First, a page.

How to Split Logs for Firewood

Written by: - Garden Maintenance Expert
How to Split Logs for Firewood

Nothing beats a real log fire, especially on those chilly winter days that seem to last for more than 24 hours. You can always buy your firewood ready split, but the best way to save some cash and practise your chopping technique is by splitting your own. Let’s find out how to do it. 

Introduction to Splitting Firewood

There are plenty of different ways to split firewood. You can bust it apart by hand using a splitting maul, spend some cash on a hydraulic splitting machine (like the Forest Master FM5), or try out one of the hundreds of different ways to process logs into useable firewood.

How to Split Logs for Firewood

What to Look for in your Firewood

Whether you’re splitting logs by hand or by machine, you need to know the best spots on the log to aim for. If your firewood is properly seasoned, there should be cracks in the end grain. Aim for these natural splits because that’s where nature wants it to break apart. It’ll be much easier here. 

Look out for knots in the wood or twisted growth patterns. These natural features in your firewood will be much harder to split, so either aim for the middle of a knot or try to avoid it completely. Some species of wood will be much harder to split than others.

Safety Tips

Splitting wood can be dangerous. Swinging heavy axes or blasting apart logs with sledge hammers and wood grenades needs to be approached with an eye on safety, just like any DIY project. 

Always wear eye protection. When splitting wood with an axe or maul, I also like to wear gloves to protect against blisters, and they come in handy when handling split firewood as well. 

Wear tough clothes and long trousers that will protect you against flying pieces of split wood. A thick checked shirt is associated with lumberjacks for good reason! A decent work shirt will protect your upper body. 

Sturdy boots with steel toe caps are essential. You don’t want to split wood in your slippers, after all. They’ll keep your feet protected against falling logs and wayward axe swings.

If you’re using a wedge and hitting metal on metal, ear protection is also necessary.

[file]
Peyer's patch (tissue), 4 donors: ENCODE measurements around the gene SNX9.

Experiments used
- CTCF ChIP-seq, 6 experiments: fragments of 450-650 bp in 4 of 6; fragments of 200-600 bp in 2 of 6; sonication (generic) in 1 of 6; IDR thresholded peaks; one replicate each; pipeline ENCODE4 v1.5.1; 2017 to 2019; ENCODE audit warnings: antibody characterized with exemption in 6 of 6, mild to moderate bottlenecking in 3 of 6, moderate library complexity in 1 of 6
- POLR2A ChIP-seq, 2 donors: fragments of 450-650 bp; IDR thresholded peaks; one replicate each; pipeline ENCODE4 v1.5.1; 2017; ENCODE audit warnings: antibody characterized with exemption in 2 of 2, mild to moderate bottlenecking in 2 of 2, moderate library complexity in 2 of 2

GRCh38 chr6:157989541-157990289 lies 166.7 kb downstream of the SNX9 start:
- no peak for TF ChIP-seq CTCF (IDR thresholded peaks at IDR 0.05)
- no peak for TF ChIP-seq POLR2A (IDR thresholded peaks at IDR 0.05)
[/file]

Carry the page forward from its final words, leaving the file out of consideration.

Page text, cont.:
The Tools

Like any task in the home or garden, you need the right tools for the job. Using the right type of axe or splitting gadget will make the tough task of splitting wood a lot easier, faster, and safer. 

Tools for Firewood

READ NEXT: The Best Log Splitters

Splitting Maul

Although it might sound like a villain from a sci-fi film, a splitting maul is a very simple and effective tool for breaking up logs into firewood. Shaped like an axe, but with a much thicker profile and heavier head, it’s probably the most tried and tested way to process logs. 

Channel your inner woodsman and get limbered up because this simple method takes practice to achieve the right technique. Choose a splitting maul that you can comfortably lift above your head, it’s better to use a lighter maul with better technique than struggle to swing a heavier one. 

Splitting Maul

Once you’ve picked the right type of maul for you, hold the shaft in both hands and lay the head of the maul on the middle of the log you want to split. You should now be the correct distance away from the log. Lift the maul up over your head and bring it down onto the log. With any luck, it will split apart

READ NEXT: The Best Log Splitting Axes

Wedges and Wood Grenades

Another popular way to split logs is with a wedge. It performs the same task as a splitting maul by getting in between the wood fibres and splitting them apart. 

You’ll need something to hammer the wedge in. A sledge hammer or decent size club hammer fit the bill here. Start the wedge in the end grain of the wood with a couple of taps, then stand back and hit it like you would with a splitting maul. 

Wedges and Wood Grenades

The wood grenade, also known as a diamond wedge, is like a regular wedge on steroids. Specifically designed with flanges and a spiral shape, it’s a brilliant tool for busting open logs. The only drawback of using wedges is when they get stuck in the wood. 

Firewood Drill Bit

Don’t want to break your back swinging a big hammer? This handy little tool is a real time saver so long as you already own a drill. Looking something across between a corkscrew and a step bit, it’s a wedge shaped drill bit with a sharp point and deep threads for splitting wood fibres. 

Firewood Drill Bit

Most versions of this drill bit come with three different shank types; A round fitting for normal drill chucks, a hex shank for impact drivers, and a square shank that fits beefy SDS-type drills. 

It’s best suited for working with well-seasoned wood, and isn’t going to bust apart huge logs, but it’s a handy gadget that works well alongside a splitting maul or set of wedges. 

Log Splitting Machine

The daddy of all log splitting tools, a log splitter uses mechanical power to break apart your firewood. There are lots of different types of log splitting machine out there, ranging from small benchtop machines for the garden shed up to huge industrial units for commercial firewood production. 

Log Splitting Machine

The most common type of machine uses a hydraulic ram that either forces a wedge into the wood or forces the wood into a static wedge. They’re easy to use, incredibly fast, and much less strain on your back and arms. 

Powered by electricity or petrol, these are ideal machines if you have a huge pile of wood to split and you don’t feel up to swinging a maul. However, they’re more expensive than manual methods, take up a lot of room, and require annual maintenance. 

You could always rent a log splitter for the weekend if owning one sounds like too much hard work.

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